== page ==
‘The Beheading of the Fruit Fly (How will I know if you are truly a sentient being?)’ Antye Guenther

A vinyl publication dealing with seductive, nevertheless problematic computer-brain-analogies while acknowledging potential other-than-human intelligence/intelligent behavior. It unfolds a poetic narrative of the machine that is talking back, questioning human thinking and perception of the world in restrictive (binary) categories while at the same time expressing its longing for connection and for merging with its surrounding. The vinyl of THE BEHEADING OF THE FRUIT FLY contains electromagnetic sound emission of JUQUEEN, initially the fifth most powerful supercomputer in the world, located at the Forschungszentrum Jülich in Germany. Publishing date: Summer 2021


This publication includes the work of 70+ photographers. Each of them gave us a photograph which didn’t fit into any of their projects, but remained compelling for them nonetheless. Ron Jude, Melanie Schiff, Cecil McDonald, Jr., Carolyn Drake, Delaney Allen, Pixy Liao, Daniel W. Coburn, Geert Goiris, Jo Ann Callis, John Divola, Joshua Lutz, Christian Patterson, KayLynn Deveney, Joshua Dudley Greer, Lise Sarfati, Alec Soth, Eirik Johnson, Andrea Modica, Justin James Reed, Lisa Kereszi, Bryan Schutmaat, Barbara Diener, Carlos Javier Ortiz, Amy Stein, Kenneth Josephson, Irina Rozovsky, Tina Barney, Terry Evans, Alex Webb, Bob Thall, Rebecca Norris Webb, David Taylor, Mark Klett, Tim Davis, Mike Slack, David Hilliard, Melissa Ann Pinney, Yann Gross, Shane Lavalette, Elinor Carucci, Doug DuBois, Jim Goldberg, Tod Papageorge, Susan Meiselas, Mark Steinmetz, Alex Prager, Fred Huening, Jay Wolke, Laurie Simmons, Paul Shambroom, Brian Ulrich, Erik Kessels, Richard Renaldi, Birthe Piontek, David Rothenberg, Natalie Krick, Shawn Bush, Colleen Plumb, Pieter Hugo, David Johnson, Jason Vaughn, Kristine Potter, Jon Horvath, Katharina Bosse, Joy Drury Cox, Amy Elkins, Andres Gonzalez, Guillaume Simoneau, Mimi Plumb, and Ed Panar. Published in collaboration with Skylark Editions. Publication date: Summer 2021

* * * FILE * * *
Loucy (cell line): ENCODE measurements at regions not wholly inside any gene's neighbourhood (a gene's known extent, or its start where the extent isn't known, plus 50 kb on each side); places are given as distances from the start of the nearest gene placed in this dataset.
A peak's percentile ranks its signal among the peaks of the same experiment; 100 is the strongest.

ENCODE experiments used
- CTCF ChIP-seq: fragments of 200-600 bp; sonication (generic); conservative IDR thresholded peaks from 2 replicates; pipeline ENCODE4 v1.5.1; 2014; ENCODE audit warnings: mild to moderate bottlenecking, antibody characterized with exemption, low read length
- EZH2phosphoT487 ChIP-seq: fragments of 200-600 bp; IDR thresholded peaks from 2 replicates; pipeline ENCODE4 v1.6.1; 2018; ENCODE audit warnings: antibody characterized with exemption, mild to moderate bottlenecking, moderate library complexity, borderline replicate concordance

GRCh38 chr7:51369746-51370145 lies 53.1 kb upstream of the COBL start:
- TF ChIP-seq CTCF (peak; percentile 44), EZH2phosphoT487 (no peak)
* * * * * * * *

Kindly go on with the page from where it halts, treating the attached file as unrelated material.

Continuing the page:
‘Polder VIII, Tuindorp Oostzaan, Amsterdam 1920-2020’ Raimond Wouda

Tuindorp Oostzaan was the first real garden village in Amsterdam, intended to offer working-class families light, air and space and a decent accommodation. Each family has its own front door and a garden at the front and back. Located near the shipyards, but far from the city center. The village grew and the world changed. The Vegabuurt was added and in the 1950s Tutti-Fruttidorp and Tuindorp Oostzaan-West. New residents moved to Noord, thousands of people worked on the yards. Now heavy industry has disappeared, North is trending and the houses are popular with young city dwellers. Publishing date: September 2021

‘Atomic Island, Adak’ Ben Huff

‘Atomic Island’ is a portrait of the abandoned WWII and Cold War Naval outpost on the Aleutian island of Adak. Archival and contemporary pictures weave together a complex story of our westernmost front against communism, and the people who live among the remnants of our past military ambitions. Publishing date: Autumn 2021

‘Centurion’ Brian Ulrich

The title ‘Centurion’ refers to an urban legend of the 1980s that became a reality in 1999. The legend held that American Express issued, by invitation only, a special charge card to ultra-wealthy individuals, who could use it to purchase anything and everything that they wanted, from private planes to private islands—as long as they did not disclose the existence of the card. The company fielded hundreds of calls from people requesting to be considered for the card. Articles were written claiming that the card truly existed (one such article appeared in the Wall Street Journal in 1988), while others were written debunking the claim. Finally, in 1999, American Express launched the Centurion, an actual charge card program with features and benefits resembling those attributed to the elusive 1980s version.
An artist drawn to exploring the visual landscape of America’s consumption economy, Ulrich has spent the last several years photographing sites and people associated with extreme wealth. The allure of material abundance is among the most powerful forces driving contemporary culture, and it permeates contemporary advertising and popular culture. This, despite the old saw (and solid evidence) that money cannot buy happiness, is the contradiction powering the myth that resulted in the reality of the Centurion. Publishing date: Autumn 2021

And working on books with

Jaap Scheeren, Wytske van Keulen, Charlott Markus, Samuel James, Jon Horvath, Ine Lamers, Gerco de Ruijter, Liz Orton, Jaya Pelupessy, Taco Hidde Bakker, Bert Teunissen, and others.